A Mother’s Journey From Fear to Joy to Genius


When a baby enters the world we listen for their first cries, count their five fingers and toes, and congratulate the mother on the birth of her healthy baby. We envision a future ballplayer, a ballerina or a builder. At that moment, everything is right with the world. A miracle has just taken place.

One of the most fulfilling experiences in life is to be a parent, however, it is not without its challenges and heartaches. During these trials, a parent’s identity is revealed. Most parents will do anything they can to help their child succeed. Virginia Kinyanjui is one of those parents. Although her son was diagnosed with Autism Spectrum Disorder (ASD) at fourteen months old, she persevered in supporting him in every way possible. She was not prepared for her “beauty for ashes” moment that was to come.

Virginia came to the USA from Kenya seventeen years ago in search of the American dream. She taught high school math and later became a nurse. Her third child, Lance Kinyanjui, turned five years old two months ago. He has an eighteen year old sister, Annette, and an eleven year old brother, Shawn.

Lance was born a healthy bouncy baby boy. His infancy was uneventful, and he was a very easy going child. He rarely cried or laughed. He always seemed to be in his own world. When he was around ten months old, it slowly started to become obvious that there was something different about him. Virginia explained:

“He was quiet and never babbled. He seemed unaware of what was going on around him; he never seemed to know us. He had no eye contact and didn’t respond to verbal communication. This was a very dark period for me. Even his brother, who was seven at the time, would comment on how Lance didn’t play like the other babies. This was the start of my many visits to the doctors (developmental pediatrician, neuropsychologist, neurologist, geneticist and audiologist).”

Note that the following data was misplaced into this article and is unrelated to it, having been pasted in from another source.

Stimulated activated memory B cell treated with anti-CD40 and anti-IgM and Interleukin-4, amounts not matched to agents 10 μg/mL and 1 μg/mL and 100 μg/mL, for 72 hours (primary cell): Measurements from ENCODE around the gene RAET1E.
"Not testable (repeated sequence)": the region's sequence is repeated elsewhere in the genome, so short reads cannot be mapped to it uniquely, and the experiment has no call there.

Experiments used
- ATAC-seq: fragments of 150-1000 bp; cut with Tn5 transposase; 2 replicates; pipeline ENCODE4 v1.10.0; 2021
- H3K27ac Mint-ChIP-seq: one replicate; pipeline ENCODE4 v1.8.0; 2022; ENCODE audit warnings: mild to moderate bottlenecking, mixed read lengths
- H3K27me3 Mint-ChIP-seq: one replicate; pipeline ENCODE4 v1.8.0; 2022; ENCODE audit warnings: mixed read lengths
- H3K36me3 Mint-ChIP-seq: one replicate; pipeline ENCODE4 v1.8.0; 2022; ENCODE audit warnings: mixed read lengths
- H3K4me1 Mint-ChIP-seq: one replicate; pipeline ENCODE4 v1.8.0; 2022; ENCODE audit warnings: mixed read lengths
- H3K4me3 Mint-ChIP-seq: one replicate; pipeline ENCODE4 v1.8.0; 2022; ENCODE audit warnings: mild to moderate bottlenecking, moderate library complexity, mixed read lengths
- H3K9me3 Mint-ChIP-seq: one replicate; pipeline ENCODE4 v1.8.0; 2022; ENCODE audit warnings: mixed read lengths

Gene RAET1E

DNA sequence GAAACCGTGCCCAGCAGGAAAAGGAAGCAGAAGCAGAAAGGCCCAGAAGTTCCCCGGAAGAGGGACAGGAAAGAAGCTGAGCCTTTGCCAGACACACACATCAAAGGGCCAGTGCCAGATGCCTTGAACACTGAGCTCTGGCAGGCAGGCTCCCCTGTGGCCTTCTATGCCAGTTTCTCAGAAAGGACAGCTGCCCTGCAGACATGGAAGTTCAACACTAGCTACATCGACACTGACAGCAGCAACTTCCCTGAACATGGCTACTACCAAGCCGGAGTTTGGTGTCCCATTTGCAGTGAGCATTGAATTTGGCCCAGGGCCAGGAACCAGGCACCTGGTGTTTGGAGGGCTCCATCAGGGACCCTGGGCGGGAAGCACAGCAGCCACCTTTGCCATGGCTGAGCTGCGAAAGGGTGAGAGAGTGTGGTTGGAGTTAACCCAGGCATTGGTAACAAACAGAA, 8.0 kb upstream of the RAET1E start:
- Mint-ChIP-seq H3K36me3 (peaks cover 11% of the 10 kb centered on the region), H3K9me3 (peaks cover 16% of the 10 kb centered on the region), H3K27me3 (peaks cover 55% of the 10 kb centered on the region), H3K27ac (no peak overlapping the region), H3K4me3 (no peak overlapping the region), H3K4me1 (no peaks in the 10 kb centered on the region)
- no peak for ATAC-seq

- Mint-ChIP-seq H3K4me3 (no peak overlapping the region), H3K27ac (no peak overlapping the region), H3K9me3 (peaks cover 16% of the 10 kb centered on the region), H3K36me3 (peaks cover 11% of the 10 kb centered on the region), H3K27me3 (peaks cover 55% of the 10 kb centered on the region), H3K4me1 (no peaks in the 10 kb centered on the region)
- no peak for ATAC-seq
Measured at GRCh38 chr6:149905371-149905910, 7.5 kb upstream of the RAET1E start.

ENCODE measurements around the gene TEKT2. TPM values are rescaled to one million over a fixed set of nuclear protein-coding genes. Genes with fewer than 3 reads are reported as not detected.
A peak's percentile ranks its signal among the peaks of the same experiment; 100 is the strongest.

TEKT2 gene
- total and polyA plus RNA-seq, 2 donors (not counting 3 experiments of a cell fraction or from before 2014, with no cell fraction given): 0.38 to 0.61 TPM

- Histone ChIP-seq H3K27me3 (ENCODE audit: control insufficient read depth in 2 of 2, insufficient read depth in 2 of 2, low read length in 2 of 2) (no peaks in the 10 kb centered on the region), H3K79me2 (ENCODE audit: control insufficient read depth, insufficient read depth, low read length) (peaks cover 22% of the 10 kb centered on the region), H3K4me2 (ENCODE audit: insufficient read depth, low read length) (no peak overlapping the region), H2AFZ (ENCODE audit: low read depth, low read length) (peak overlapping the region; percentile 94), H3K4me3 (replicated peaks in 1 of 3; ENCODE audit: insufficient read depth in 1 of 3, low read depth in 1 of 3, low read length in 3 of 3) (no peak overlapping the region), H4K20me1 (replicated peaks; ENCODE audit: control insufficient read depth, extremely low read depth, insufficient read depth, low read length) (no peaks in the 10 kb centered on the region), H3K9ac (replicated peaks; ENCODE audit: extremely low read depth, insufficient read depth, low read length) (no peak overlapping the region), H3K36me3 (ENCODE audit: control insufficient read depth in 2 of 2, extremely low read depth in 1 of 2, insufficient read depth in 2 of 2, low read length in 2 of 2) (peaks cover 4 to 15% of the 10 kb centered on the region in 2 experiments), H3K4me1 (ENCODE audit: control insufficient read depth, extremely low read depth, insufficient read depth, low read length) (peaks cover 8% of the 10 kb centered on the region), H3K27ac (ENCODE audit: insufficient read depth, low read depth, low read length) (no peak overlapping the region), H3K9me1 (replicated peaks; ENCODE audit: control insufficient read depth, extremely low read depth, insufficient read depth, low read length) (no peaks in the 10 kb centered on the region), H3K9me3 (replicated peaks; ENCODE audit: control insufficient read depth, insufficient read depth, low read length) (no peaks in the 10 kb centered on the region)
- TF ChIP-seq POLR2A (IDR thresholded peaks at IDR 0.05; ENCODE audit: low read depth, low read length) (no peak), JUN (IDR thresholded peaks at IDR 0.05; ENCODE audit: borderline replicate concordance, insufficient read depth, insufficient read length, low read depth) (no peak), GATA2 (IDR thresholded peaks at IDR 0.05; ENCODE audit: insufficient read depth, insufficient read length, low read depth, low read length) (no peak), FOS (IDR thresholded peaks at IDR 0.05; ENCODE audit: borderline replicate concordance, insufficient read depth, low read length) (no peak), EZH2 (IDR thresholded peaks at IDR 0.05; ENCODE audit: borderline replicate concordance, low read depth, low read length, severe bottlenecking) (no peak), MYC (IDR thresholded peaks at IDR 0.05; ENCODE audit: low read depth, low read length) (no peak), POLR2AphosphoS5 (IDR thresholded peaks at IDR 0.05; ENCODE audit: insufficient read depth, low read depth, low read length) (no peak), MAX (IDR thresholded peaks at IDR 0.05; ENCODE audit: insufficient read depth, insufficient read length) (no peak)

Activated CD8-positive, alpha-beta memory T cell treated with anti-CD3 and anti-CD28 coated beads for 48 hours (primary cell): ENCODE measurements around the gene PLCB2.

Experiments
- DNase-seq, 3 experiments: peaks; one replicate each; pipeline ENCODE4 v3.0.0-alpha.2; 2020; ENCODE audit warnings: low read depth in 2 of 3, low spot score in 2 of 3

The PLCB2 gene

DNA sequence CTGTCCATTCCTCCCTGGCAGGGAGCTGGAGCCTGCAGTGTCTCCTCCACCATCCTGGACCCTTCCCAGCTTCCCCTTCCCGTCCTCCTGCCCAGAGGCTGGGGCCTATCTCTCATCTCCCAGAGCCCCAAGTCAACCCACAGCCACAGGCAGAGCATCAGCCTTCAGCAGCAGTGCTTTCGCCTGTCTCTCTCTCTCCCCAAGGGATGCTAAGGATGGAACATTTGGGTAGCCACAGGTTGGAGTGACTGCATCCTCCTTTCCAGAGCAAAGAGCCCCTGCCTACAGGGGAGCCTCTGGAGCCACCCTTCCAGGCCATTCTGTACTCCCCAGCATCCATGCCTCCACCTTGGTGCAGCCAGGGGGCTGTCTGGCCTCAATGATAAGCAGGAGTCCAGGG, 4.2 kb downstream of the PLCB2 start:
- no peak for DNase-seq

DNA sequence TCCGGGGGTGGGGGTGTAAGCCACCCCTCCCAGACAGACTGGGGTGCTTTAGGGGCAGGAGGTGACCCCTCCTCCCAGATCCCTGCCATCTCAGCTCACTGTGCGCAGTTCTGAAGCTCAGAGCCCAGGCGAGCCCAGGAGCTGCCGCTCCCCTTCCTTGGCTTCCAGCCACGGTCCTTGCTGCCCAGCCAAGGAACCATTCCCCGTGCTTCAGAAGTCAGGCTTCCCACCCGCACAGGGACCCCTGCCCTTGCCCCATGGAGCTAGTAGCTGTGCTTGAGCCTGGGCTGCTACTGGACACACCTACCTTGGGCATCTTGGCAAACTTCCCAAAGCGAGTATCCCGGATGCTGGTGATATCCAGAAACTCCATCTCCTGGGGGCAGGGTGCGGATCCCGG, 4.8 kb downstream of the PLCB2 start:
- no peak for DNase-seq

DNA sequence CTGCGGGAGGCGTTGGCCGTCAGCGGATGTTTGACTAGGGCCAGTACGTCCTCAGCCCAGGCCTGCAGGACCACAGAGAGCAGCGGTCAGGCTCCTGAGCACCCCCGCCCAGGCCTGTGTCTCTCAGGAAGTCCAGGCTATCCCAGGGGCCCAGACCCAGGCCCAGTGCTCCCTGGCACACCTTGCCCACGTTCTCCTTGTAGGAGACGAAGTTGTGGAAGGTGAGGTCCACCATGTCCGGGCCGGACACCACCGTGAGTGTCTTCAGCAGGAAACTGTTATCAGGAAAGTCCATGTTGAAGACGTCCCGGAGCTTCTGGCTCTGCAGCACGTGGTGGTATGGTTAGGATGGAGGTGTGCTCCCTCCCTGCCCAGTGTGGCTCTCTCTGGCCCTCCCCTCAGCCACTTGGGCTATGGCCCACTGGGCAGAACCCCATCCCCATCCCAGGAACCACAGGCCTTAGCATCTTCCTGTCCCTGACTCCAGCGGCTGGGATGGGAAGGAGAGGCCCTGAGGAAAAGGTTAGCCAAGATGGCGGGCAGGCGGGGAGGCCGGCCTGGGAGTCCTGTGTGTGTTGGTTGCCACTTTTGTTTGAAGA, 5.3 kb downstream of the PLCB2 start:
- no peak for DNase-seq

It is difficult to diagnose ASD since it can represent a wide range of  degrees of severity and types of symptoms. There is no definitive medical test that can diagnose autism – no brain scan or blood test. The diagnosis is made in a clinical setting  by psychologists or specially trained physicians. It is made on the basis of observation and interaction involving both judgment and guesswork. Lance began early intervention at 12 months, and at 14 months a neuropsychologist confirmed Virginia’s worst fears. She said that even the doctor was shocked at how early the symptoms showed up in Lance. Because it is wise to get a second opinion, Virginia contacted a pediatrician at Tufts Medical, and he confirmed the ASD diagnosis. “I was even more heart-broken with the confirmation of the diagnosis because all along I was praying that it would turn out to be a misdiagnosis,” Virginia explained. She took it a step further and participated in a research study at Boston University. They also confirmed the ASD diagnosis.

While reflecting on her pregnancy with Lance, Virginia was hopeful that he would be born healthy and smart. After the final diagnosis, her hopes were dashed and she was heartbroken. She felt physically, emotionally and financially drained. She was balancing two jobs, attending all of Lance’s therapy sessions, and trying to spend quality time with her other two children. “My then 7- 8 year old took it the hardest. He always complained of being forgotten and ignored,” Virginia lamented. She confessed that the diagnosis terrified her, but she didn’t have time to cry. She said, “I had to dust myself off and start fighting. As a healthcare professional, I knew that the earlier Lance received intervention, the better he would be for it.”